The picture so far is that actions get to be right or wrong in a wide variety of ways. Particularists are ‘pluralists’, believing that there is more than one morally relevant property. Many properties (or features) are capable of making a difference to how one ought to act, and are therefore capable of being morally relevant. But a property can be relevant on one occasion and not on another, and can count in favour of action here and against action there. Isn’t this all terribly confusing? If it is all as much of a mess as this, how are we capable of keeping track of it? Are we reduced to looking at the case before us and hoping that the complex interrelations between the various features that happen to be relevant here will just strike us, somehow? Is there no such thing as general moral knowledge that one can extract from experience and bring to bear on a new case? Particularists need not deny this possibility. The question will be what form such general moral knowledge will take if it is not knowledge of the sort of invariabilities that particularism sets its face against, and that principles try to capture. I suggest that what the experienced moral judge knows is a range of ways in which a feature can contribute to determining how to act. There need be no hard core to this set of ‘sorts of contribution’, no common element, no limited set of paradigm cases.

Offhand, one might distinguish possibilist from actualist (or even necessitarian) generalism: the ◊-generalist takes, "X justified Y in case C," to show that it is generally possible for X's to justify Y's, but this would not mean that appealing to this possibility will be at all conclusive (or even informative) in all other C's. So thus far, there isn't too much difference between particularists and ◊-generalists. But now one should be able to think over, "What about ◊-particularism?" and the like, and one will find that if moral questions exist in different "dimensions," then perhaps some esoteric questions (whose practical manifestation is in acts of thought, not in external/social behavior) have actualist-generalist solutions, while most (or perhaps all) exoteric issues must be dealt with by actualist-particularism, etc.:

  1. ◊-generalism: X is always a possible justifier of Y (if some X ever justifies some Y): the types of X and Y are mediated.
  2. A-generalism: X is always an absolute or contributory actual justifier of Y.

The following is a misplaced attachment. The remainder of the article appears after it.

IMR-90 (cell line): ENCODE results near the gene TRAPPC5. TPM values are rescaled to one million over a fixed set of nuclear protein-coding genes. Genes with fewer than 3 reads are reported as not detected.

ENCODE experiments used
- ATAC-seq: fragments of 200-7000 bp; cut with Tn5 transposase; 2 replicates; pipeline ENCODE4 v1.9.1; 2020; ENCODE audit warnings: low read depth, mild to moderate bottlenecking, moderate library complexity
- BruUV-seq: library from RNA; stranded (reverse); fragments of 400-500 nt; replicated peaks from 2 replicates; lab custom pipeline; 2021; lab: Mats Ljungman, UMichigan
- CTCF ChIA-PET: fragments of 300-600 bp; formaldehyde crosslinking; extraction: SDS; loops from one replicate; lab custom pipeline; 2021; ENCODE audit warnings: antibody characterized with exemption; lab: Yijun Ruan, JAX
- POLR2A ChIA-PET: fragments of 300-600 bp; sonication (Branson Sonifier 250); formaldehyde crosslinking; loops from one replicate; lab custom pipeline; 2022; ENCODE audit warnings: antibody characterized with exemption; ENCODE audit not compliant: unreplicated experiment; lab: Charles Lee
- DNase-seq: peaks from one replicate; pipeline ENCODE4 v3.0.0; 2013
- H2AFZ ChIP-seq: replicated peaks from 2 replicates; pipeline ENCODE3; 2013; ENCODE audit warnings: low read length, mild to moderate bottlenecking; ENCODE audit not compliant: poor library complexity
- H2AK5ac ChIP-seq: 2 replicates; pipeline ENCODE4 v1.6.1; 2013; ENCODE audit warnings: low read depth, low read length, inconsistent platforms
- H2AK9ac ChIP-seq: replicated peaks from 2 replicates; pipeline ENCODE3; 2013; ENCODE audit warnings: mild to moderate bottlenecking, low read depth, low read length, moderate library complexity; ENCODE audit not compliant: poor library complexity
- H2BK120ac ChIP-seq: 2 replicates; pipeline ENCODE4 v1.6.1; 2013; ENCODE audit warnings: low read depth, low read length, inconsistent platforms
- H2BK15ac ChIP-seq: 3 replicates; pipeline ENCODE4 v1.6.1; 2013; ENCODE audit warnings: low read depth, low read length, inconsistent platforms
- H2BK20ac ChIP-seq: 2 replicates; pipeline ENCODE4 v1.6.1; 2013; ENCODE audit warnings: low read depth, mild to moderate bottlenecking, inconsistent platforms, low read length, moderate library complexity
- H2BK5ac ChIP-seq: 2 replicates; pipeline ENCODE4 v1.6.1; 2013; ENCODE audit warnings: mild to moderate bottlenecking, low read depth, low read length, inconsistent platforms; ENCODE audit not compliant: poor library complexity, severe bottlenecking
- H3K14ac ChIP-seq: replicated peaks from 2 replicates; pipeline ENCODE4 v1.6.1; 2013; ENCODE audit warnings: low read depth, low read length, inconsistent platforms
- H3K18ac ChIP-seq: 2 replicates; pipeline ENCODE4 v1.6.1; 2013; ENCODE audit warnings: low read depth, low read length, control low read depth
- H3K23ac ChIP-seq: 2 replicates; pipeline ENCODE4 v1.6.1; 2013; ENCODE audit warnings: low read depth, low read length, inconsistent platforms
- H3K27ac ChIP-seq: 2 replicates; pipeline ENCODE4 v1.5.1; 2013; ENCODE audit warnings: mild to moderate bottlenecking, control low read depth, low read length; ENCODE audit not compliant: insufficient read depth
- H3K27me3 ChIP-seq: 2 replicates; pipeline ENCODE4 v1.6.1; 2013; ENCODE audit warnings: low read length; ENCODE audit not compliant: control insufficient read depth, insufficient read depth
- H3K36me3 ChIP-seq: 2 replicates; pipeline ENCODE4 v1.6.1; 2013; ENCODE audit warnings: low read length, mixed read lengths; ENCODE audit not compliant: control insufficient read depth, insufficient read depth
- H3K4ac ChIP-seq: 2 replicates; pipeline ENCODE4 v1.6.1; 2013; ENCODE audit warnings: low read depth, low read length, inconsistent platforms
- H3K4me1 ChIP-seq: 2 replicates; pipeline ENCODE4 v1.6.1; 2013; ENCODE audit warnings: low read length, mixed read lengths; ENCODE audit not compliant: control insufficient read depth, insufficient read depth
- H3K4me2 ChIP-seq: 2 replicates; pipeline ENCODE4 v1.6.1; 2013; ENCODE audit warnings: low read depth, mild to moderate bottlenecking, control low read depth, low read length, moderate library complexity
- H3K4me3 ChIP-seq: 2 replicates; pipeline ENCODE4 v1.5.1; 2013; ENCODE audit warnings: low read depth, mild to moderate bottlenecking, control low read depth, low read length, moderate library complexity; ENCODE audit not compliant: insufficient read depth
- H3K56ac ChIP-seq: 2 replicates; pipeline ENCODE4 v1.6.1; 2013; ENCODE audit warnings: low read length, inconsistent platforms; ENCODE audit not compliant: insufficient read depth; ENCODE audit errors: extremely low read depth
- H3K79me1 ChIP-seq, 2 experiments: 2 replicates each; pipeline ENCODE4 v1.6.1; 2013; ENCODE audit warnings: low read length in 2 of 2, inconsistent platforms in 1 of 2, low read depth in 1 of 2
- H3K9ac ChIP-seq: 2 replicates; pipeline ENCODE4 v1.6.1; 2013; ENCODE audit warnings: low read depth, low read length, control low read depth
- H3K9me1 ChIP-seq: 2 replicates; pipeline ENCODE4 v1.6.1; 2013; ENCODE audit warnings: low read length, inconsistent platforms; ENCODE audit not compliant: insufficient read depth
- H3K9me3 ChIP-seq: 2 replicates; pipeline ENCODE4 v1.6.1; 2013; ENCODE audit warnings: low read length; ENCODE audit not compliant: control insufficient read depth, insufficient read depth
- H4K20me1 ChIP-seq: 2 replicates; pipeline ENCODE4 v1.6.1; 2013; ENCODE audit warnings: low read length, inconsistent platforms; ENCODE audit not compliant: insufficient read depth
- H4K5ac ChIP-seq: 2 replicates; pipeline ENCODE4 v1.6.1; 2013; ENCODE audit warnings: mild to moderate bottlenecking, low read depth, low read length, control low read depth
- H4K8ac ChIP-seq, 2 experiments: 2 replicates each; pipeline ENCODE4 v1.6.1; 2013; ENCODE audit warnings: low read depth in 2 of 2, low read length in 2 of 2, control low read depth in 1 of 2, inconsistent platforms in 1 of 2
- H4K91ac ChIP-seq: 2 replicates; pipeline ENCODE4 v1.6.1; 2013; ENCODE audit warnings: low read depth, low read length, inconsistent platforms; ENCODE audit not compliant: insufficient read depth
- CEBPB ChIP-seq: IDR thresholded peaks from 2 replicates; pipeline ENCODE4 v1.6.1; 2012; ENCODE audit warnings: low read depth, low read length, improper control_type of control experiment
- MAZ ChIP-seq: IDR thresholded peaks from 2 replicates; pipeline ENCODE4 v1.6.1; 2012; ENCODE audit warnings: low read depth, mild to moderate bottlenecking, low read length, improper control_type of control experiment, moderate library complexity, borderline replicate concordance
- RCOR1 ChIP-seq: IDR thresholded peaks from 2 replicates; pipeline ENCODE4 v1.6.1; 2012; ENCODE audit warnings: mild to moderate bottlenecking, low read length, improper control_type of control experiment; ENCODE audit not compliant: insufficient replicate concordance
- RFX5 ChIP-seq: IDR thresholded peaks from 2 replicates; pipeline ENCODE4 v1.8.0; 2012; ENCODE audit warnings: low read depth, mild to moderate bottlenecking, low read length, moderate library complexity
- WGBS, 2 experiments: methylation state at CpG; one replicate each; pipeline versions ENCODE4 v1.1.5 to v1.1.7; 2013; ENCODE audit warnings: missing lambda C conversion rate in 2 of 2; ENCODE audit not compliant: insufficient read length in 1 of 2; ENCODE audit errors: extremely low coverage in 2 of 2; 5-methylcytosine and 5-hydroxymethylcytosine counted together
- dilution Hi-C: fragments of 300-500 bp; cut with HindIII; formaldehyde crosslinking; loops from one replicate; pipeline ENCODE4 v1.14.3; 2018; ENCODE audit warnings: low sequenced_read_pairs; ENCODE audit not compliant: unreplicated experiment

3. ◊-particularism: this individual X possibly justifies that individual Y (perhaps recognizable before engaging in the pertinent Y-action).
  4. A-particularism: this individual X does (or will) justify that Y (sometimes judgments like this are made ex post facto).
0

according to moral particularism, principles need not be in themselves metaphysically or rationally dubious... [but] whatever moral principles exist, they ‘are learnt in and from particular cases’ (Dancy, 1985a, p.151),

So yes, principles like "injustice should never exist" may be rational.

2
  • That's because it's a tautology. You can't justify injustice. Just because something is true doesn't make it relevant. Just because something is true in every case doesn't mean I can't carefully consider it in each case. Aug 4, 2023 at 20:28
  • i'm not sure it's a tautology @candied_orange should unhappiness never exist? a lot of people might disagree, both religious and atheist. it may well be the most trivial principle there is.
    – user67155
    Aug 6, 2023 at 2:12
0

Let's take the murder of Mussolini, as an exmaple

On 25 April he fled Milan, where he had been based, and headed towards the Swiss border. He and his mistress, Claretta Petacci, were captured on 27 April by local partisans near the village of Dongo on Lake Como. Mussolini and Petacci were executed the following afternoon... The bodies of Mussolini and Petacci were taken to Milan and left... hung upside down from a metal girder above a service station on the square.

Some people would call this an injustice: it might have been a summary execution with no trial (Lazzaro, one of the partisan leaders, decried this and called it barbarous for this fact). But it may be more moot if that injustice was "wrong making" (which is a different claim to whether or not the execution was justified due to the situation).

So I don't think 'injustice is always wrong' is vacuous: it is not vacuous and trivial that, if Mussolini did suffer an injustice, then the injustice of it was wrong (though, if you think injustice is always wrong, then you may not believe both).


Anyway, more generally, it seems that particularists do think there are principles, just that they are unnecessary.

1
  • i'm explaining myself really badly ha
    – user67155
    Aug 6, 2023 at 3:26

You must log in to answer this question.